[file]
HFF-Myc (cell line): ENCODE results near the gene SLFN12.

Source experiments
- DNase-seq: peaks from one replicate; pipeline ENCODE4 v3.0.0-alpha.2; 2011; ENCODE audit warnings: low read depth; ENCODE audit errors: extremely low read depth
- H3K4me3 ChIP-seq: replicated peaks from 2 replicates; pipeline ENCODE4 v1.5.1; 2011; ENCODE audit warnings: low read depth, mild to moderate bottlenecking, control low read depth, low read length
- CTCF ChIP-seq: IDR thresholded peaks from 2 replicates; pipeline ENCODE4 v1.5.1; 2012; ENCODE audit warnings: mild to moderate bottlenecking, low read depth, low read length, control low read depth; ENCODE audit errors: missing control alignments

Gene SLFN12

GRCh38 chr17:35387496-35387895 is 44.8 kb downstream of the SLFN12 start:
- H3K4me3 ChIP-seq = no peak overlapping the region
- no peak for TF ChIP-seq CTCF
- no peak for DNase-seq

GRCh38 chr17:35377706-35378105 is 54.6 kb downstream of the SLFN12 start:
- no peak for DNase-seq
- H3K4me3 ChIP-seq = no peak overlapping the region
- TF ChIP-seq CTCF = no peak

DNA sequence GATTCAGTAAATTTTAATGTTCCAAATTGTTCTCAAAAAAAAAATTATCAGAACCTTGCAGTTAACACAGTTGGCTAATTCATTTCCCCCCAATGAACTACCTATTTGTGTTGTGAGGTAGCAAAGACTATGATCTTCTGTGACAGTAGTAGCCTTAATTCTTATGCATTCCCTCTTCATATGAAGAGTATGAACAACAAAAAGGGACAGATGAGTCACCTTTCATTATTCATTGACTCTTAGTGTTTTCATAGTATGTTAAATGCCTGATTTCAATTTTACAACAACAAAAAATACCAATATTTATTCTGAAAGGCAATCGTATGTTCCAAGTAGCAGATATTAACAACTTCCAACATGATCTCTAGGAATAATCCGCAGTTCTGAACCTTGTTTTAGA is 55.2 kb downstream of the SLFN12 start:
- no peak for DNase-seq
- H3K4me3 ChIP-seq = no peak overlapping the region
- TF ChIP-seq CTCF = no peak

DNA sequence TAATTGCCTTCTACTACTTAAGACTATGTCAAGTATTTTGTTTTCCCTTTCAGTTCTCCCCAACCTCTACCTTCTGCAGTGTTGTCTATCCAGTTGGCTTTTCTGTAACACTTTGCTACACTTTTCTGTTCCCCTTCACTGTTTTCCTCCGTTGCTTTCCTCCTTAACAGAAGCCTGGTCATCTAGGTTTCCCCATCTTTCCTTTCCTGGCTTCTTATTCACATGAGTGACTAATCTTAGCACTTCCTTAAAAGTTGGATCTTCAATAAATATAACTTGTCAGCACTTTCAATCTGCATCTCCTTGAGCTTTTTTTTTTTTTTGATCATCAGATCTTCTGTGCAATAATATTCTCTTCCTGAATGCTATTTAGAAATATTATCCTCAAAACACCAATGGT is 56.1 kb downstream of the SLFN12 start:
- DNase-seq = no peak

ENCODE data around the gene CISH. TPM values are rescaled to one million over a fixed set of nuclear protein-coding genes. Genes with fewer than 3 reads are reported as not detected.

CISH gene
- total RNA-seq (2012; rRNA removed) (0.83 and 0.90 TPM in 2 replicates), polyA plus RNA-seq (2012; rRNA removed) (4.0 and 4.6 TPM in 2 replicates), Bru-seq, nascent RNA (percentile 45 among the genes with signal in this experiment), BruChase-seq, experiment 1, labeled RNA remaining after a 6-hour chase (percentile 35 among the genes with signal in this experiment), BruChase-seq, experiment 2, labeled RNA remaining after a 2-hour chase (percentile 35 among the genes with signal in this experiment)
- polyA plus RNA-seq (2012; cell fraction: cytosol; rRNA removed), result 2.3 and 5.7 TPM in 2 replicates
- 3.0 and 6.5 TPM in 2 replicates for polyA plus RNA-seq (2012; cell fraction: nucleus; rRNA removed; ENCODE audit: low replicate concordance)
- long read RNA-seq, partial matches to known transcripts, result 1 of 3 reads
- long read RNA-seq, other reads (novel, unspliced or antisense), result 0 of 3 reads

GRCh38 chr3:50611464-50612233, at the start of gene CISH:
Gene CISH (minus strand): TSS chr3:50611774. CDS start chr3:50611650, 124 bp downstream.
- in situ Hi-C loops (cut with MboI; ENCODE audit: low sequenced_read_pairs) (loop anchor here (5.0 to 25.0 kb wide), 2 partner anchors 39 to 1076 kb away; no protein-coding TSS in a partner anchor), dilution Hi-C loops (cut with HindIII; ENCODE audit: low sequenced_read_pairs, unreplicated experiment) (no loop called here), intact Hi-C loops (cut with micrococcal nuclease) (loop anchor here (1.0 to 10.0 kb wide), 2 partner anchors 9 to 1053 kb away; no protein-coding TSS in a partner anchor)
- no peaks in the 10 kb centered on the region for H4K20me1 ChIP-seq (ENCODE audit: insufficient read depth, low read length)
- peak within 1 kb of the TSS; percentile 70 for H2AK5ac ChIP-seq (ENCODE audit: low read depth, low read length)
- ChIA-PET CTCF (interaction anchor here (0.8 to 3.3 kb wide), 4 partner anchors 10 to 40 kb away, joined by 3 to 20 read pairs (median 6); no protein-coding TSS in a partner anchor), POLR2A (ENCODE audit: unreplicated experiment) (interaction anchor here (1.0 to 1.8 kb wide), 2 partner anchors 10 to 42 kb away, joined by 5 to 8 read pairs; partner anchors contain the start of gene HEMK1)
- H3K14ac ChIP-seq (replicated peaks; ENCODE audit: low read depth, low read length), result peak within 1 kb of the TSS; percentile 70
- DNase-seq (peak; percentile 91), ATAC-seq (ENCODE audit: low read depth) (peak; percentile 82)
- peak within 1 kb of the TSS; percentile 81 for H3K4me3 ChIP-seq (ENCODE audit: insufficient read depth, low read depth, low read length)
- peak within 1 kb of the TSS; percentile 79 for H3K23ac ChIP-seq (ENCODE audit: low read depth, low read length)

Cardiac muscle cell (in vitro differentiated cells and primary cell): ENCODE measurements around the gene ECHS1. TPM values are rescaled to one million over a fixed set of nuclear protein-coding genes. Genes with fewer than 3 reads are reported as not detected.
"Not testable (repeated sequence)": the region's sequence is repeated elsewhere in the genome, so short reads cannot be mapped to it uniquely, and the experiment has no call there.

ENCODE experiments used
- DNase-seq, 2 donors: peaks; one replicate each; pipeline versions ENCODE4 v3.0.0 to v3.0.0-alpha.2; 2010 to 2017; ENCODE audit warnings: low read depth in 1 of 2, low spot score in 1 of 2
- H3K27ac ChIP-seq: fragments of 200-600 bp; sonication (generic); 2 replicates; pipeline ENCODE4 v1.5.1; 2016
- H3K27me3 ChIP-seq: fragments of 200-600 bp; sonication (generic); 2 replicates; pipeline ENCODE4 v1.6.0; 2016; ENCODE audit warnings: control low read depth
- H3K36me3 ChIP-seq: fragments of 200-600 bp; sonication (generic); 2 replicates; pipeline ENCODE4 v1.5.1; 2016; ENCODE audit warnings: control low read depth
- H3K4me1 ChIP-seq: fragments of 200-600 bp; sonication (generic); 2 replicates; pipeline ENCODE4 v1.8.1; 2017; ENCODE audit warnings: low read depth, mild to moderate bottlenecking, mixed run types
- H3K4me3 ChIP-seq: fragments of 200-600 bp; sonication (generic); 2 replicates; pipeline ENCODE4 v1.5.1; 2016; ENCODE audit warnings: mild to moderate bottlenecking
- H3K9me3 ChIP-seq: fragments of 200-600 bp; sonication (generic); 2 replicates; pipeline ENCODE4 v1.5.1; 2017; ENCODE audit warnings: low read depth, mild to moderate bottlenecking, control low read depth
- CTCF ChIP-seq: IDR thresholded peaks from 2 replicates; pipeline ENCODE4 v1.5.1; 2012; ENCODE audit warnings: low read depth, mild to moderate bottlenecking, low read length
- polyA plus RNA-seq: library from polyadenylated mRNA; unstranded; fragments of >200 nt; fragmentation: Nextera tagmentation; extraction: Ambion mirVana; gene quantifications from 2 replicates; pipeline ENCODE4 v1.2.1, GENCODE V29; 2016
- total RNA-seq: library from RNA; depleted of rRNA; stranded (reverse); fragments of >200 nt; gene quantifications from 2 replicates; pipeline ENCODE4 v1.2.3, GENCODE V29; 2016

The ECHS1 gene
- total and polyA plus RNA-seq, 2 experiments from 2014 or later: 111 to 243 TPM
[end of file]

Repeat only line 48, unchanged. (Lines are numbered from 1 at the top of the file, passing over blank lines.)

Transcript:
- CTCF ChIP-seq: IDR thresholded peaks from 2 replicates; pipeline ENCODE4 v1.5.1; 2012; ENCODE audit warnings: low read depth, mild to moderate bottlenecking, low read length